• Dysfunctional Family Lit 101

    Posted Posted by Guest Writer in WBN News & Events     Comments 8 comments

    I thought I’d write about editing today, but Thanksgiving inspired me to write about “dysfunctional family lit.” Reading about someone else’s family, real or fictional, can feel cathartic when you’re dealing with your own.

    Below is a list of my personal favorites from the genre, minus works by Jeffrey Eugenides and David Sedaris. They make almost every literary dysfunctional family list (Google search “dysfunctional family lit” and you’ll get plenty of results), whereas people often forget about pre-twentieth century authors who painted destructive family dynamics as anything but quirky.

    The first three novels are just that–“classics” about dysfunctional families that haven’t lost their edge over time. The last two novels are my modern favorites (I threw them in for good measure). However, if this list is too heavy-hearted, I’d go with Naked or Dress Your Family in Corduroy and Denim by Sedaris. They’re lighthearted, clever reads that are best read when you’re not too pissed off at your relatives.

    Wuthering Heights

    Emily Brontë’s classic novel isn’t just about Heathcliff and Cathy’s star-crossed love–it’s also about the cyclical nature of abuse and “breaking the cycle.” I’m not sure if Brontë set out to write about the latter two themes; they weren’t being discussed clinically at time, to my knowledge. One thing is pretty unanimous among critics, though–Emily Brontë was ahead of her time for exploring the generational effects of spousal and child abuse.

    Jude the Obscure

    In 1895, Thomas Hardy shocked readers with his rendering of social taboos. The protagonist, Jude, falls in love with his cousin Sue–but that’s not what outraged readers. Jude and Sue live together, unmarried, after she leaves her husband, and she and Jude have children together. (Gasp!) However, today’s readers might find their story disturbing for other reasons, especially in how their social outcast status affects their children’s lives.

    The Brothers Karamazov

    Freud was fascinated with Dostoevsky’s novel, if that tells you anything. The book has Oedipal undertones without the incest (the “mother” figure is the father’s lover, so it’s a little less icky). Patricide, love triangles, alcoholism, sibling rivalry–The Brother Karamazov has the full gamut of hard issues, plus Dostoevsky’s trademark philosophical and theological themes. Good for stimulating your mind while listening to your uncle go on about NASCAR.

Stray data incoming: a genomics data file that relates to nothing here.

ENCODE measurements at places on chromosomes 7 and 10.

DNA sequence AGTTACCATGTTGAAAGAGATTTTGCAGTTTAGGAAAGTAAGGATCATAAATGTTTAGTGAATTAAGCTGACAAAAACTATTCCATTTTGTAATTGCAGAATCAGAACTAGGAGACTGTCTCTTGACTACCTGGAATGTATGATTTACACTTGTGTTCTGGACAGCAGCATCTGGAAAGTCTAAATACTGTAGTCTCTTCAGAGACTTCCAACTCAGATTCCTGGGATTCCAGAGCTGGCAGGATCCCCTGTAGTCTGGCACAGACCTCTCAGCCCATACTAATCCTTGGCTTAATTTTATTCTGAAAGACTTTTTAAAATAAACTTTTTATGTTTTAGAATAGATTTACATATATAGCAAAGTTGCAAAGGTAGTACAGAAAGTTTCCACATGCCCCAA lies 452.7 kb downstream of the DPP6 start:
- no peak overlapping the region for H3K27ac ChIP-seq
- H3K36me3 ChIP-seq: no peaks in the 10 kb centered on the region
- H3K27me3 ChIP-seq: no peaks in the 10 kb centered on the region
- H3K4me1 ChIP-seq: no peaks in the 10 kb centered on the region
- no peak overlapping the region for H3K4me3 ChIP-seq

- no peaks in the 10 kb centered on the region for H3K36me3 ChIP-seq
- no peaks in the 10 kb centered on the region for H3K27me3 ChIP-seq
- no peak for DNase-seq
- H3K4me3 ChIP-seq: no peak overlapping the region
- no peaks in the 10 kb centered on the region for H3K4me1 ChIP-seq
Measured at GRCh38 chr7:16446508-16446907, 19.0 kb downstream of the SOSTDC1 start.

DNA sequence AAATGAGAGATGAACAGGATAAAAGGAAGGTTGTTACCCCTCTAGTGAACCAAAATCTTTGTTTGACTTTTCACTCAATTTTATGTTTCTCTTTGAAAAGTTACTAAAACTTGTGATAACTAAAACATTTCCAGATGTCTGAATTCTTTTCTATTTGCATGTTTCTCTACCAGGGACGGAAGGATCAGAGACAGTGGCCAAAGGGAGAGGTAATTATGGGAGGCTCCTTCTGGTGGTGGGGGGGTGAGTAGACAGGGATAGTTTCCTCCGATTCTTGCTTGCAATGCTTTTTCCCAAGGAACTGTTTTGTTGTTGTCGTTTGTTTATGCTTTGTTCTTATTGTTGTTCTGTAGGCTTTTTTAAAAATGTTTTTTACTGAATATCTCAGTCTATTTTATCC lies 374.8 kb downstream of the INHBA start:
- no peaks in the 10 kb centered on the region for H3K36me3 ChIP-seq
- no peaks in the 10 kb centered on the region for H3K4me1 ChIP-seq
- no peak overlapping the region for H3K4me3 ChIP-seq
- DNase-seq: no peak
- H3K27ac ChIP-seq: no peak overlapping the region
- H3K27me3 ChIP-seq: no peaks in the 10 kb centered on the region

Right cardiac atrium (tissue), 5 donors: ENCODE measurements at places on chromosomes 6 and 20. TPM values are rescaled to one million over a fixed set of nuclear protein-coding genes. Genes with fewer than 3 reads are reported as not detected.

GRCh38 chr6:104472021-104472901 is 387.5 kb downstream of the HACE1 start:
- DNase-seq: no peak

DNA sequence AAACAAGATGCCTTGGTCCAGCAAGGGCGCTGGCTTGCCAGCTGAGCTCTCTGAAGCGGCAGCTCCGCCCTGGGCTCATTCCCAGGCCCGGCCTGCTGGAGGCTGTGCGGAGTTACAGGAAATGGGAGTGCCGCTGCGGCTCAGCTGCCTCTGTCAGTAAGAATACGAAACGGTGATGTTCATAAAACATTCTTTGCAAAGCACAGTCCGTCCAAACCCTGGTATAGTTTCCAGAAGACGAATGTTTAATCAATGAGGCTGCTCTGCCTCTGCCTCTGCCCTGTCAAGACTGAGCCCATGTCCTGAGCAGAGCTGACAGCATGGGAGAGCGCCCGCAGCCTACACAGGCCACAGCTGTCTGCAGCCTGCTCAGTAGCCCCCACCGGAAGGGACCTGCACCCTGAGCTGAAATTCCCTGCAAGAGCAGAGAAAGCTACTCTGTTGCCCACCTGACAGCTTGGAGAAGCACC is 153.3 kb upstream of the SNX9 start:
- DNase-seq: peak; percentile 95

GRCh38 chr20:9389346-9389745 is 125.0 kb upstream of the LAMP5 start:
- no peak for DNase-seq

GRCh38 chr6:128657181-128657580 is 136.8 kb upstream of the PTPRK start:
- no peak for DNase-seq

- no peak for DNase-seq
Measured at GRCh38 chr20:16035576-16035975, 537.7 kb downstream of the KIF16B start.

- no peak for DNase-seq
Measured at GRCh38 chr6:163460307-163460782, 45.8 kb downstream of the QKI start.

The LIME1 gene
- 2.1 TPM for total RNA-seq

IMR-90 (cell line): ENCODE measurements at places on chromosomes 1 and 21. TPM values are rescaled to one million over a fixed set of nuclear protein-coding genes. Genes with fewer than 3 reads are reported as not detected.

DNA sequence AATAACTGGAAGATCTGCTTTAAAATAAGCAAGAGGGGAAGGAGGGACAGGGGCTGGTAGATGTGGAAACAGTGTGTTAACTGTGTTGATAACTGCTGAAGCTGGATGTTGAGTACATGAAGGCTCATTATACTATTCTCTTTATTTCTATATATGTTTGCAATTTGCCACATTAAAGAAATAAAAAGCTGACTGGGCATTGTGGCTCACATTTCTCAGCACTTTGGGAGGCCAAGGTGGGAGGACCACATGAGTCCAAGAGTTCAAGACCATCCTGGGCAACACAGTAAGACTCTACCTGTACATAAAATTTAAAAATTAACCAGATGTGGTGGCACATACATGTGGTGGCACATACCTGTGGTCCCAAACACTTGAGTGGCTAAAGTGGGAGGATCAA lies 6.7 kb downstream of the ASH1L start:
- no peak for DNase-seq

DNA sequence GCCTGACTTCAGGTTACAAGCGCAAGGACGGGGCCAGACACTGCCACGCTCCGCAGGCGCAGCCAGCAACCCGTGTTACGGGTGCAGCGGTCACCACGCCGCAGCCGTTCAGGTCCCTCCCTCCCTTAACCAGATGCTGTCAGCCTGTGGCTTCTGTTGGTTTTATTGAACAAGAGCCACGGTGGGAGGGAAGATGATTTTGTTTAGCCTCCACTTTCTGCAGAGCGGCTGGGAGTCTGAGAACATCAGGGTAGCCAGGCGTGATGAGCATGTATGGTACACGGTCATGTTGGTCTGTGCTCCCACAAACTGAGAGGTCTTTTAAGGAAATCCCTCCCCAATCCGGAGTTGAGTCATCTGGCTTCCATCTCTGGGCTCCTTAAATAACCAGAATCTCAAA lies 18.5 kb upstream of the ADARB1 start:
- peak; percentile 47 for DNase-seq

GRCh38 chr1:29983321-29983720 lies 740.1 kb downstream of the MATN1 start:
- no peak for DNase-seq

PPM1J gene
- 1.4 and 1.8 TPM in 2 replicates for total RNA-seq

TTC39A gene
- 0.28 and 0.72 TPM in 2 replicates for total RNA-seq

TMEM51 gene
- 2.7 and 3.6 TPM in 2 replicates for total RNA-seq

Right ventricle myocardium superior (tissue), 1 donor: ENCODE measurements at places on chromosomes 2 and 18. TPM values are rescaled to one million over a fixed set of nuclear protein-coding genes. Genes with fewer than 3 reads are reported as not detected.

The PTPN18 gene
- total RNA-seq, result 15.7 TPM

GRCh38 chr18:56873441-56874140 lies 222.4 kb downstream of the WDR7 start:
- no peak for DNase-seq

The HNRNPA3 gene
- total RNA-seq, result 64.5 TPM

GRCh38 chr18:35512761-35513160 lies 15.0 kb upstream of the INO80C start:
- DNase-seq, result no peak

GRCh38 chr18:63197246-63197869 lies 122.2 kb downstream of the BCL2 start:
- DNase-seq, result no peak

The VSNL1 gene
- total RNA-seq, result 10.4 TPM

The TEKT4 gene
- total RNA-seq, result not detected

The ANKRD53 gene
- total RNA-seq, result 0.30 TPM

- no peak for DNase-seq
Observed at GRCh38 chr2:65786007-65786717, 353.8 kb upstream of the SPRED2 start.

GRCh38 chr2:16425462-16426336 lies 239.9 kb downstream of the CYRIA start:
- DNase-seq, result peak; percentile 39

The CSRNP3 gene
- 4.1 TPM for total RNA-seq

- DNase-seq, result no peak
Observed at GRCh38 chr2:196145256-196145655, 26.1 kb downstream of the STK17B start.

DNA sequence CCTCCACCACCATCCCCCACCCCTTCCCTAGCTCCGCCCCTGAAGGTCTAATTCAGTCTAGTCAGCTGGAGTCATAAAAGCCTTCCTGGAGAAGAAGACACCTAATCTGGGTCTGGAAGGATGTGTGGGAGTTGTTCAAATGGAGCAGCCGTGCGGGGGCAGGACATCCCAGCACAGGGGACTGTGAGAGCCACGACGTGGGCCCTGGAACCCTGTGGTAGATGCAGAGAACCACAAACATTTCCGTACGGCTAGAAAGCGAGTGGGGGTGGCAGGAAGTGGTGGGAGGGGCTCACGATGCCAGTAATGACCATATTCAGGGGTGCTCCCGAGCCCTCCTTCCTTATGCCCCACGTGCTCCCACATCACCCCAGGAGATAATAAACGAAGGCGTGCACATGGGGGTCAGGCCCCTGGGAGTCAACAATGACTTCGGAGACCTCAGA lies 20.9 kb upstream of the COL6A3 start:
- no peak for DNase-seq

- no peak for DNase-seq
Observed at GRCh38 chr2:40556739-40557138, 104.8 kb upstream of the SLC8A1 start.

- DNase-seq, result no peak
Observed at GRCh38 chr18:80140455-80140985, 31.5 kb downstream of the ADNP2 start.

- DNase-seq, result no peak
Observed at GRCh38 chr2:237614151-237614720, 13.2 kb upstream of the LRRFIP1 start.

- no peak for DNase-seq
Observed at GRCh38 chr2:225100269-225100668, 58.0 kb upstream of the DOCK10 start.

Reading Carrie is an intense experience, much more so than watching it. Stephen King’s first published novel is raw and unnerving; as I read it, I felt real empathy for Carrie. Unlike the movie, in the book you learn about the mother’s backstory and the bizarre relationship she had with Carrie’s father. King wrote Carrie in epistolary form from the perspective of the townspeople who knew her, and the extreme narrative distance shrouds Carrie’s home life in disquieting mystery.

    The Poisonwood Bible

    (I promise you I’m not part of Oprah’s Book Club. Sometimes she just picks really good books.) Barbara Kingsolver’s novel takes place in Belgian Congo/Republic of Congo during the 1960s and 70’s. Nathan Price, an evangelical preacher, uproots his wife and four daughters from their home in Georgia to do missionary work in the politically unstable Belgian Congo. Price sacrifices his family’s happiness and physical well-being to remain in Belgian Congo despite the turbulent leadership crisis and military coup. Kingsolver writes gorgeous prose, and she portrays the Price women’s ambivalence towards Nathan and each other skillfully.